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Direct Memory Access and DMA-controlled I/O
In this chapter, we provide examples and a detailed explanation of the DMA I/O technique used in personal computer systems including those using Intel family of microprocessors.

1. Basic DMA operation
• The direct memory access (DMA) I/O technique provides direct access to the memory while the microprocessor is temporarily disabled. • A DMA controller temporarily borrows the address bus, data bus, and control bus from the microprocessor and transfers the data bytes directly between an I/O port and a series of memory locations. • The DMA transfer is also used to do high-speed memory-tomemory transfers. • Two control signals are used to request and acknowledge a DMA transfer in the microprocessor-based system. • The HOLD signal is a bus request signal which asks the microprocessor to release control of the buses after the current bus cycle. • The HLDA signal is a bus grant signal which indicates that the microprocessor has indeed released control of its buses by placing the buses at their high-impedance states. • The HOLD input has a higher priority than the INTR or NMI interrupt inputs.

Upon completion of this chapter, you will be able to 1. Describe a DMA transfer. 2. Explain the operation of the HOLD and HLDA direct memory access control signals. 3. Explain the function of the 8237 DMA controller when used for DMA transfers. 4. Explain the function of the 8289 bus arbiter. 5. Program the 8237 to accomplish DMA transfer. 6. Describe the disk standards found in personal computer. 7. Describe the various video interface standards that are found in the personal computer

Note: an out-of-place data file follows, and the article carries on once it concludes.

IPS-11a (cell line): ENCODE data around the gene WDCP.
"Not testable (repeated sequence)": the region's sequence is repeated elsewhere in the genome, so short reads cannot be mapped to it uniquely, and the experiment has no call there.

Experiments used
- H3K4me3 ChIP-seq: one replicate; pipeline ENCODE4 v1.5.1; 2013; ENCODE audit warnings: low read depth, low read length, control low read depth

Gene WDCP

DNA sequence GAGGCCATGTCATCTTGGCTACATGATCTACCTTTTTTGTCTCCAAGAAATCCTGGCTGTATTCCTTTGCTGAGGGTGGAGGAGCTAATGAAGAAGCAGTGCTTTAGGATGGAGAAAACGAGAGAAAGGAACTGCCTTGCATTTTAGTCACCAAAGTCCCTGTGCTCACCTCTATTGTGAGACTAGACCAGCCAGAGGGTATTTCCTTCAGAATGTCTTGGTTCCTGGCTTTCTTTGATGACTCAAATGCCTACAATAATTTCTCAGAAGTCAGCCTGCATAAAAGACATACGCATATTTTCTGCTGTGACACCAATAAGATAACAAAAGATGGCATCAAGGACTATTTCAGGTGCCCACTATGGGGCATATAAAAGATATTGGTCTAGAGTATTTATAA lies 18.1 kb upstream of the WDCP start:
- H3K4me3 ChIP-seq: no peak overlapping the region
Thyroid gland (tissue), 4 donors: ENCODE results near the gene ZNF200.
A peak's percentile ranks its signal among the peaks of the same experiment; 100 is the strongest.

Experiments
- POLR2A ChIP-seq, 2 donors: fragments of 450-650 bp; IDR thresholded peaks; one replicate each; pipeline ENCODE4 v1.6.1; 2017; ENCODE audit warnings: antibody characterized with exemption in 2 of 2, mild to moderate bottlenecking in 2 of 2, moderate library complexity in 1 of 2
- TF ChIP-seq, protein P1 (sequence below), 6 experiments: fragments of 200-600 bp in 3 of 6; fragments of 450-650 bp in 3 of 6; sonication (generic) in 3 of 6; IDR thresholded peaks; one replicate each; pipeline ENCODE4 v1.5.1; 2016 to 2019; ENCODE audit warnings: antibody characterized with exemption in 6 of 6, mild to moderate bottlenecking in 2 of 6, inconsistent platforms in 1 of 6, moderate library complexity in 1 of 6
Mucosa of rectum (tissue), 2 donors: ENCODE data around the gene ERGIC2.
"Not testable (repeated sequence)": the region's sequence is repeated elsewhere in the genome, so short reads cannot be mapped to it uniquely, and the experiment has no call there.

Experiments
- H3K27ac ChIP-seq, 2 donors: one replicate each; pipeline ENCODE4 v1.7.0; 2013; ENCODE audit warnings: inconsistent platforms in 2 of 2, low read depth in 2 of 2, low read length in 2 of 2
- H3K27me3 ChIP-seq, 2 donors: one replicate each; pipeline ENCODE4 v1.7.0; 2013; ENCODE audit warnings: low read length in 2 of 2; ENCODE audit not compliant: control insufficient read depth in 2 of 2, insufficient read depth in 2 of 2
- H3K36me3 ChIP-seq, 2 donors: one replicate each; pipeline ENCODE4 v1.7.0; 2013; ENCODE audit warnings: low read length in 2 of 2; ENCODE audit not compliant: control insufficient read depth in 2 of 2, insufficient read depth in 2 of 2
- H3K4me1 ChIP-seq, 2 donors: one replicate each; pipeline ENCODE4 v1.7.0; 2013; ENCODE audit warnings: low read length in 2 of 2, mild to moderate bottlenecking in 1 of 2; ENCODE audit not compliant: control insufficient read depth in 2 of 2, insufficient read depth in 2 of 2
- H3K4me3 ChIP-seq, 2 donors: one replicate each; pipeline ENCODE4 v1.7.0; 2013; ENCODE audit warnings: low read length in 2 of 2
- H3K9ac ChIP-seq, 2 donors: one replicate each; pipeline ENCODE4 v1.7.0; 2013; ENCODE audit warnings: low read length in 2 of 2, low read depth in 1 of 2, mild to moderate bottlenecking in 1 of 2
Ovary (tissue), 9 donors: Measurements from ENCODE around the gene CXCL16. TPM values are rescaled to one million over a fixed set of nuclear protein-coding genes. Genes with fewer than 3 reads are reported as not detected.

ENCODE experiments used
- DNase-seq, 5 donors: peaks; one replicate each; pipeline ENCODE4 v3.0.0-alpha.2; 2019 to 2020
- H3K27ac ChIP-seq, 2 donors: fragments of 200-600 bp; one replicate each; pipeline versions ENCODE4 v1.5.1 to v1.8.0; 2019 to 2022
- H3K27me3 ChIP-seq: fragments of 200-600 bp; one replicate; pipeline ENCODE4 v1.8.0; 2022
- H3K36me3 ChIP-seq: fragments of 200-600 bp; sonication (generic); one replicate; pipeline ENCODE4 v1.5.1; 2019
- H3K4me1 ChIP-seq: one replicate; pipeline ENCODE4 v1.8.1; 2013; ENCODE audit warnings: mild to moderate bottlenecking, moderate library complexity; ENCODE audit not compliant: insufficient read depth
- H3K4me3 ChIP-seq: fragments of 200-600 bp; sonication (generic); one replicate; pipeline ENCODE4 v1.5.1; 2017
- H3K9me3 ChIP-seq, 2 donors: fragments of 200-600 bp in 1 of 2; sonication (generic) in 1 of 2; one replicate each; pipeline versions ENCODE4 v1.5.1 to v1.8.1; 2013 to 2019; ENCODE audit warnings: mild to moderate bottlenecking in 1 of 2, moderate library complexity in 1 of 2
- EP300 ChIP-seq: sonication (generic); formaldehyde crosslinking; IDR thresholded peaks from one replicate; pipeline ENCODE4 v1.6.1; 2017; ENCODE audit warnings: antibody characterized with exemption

4 Example: memory-to-device transfer When DMA does not operate When DMA operates .3 CYH/Notes/CSP/8/p.CYH/Notes/CSP/8/p.

6M bytes per second. • EOP (End of process): Signals the end of the DMA process. (Use to take the control of the address bus from the microprocessor) • ADSTB (Address strobe): Functions as ALE to latch address during the DMA transfer. • Each channel is capable of addressing a full 64K-byte section of memory and can transfer up to 64K bytes with a single programming.6 2. • The 8237 is a four-channel device that is compatible to the 8086/8088 microprocessors and can be expanded to include any number of DMA channel inputs.CYH/Notes/CSP/8/p. • IOR (I/O read): Used as an input strobe to read data from the 8237 during programming and used as an output strobe to read data from the port during a DMA write cycle. data and control buses. . • The 8237 is capable of DMA transfers at rates of up to 1.5 CYH/Notes/CSP/8/p. • DACKi (DMA channel acknowledge): Acknowledges a channel DMA request from a device. Some important signal pins: • DREQi (DMA request): Used to request a DMA transfer for a particular DMA channel. • HRQ (Hold request): Requests a DMA transfer. • HLDA (Hold acknowledge) signals the 8237 that the microprocessor has relinquished control of the address. The 8237 DMA controller • The 8237 DMA controller supplies the memory and I/O with control signals and memory address information during the DMA transfer. • AEN (Address enable): Enables the DMA address latch connected to the 8237 and disable any buffers in the system connected to the microprocessor.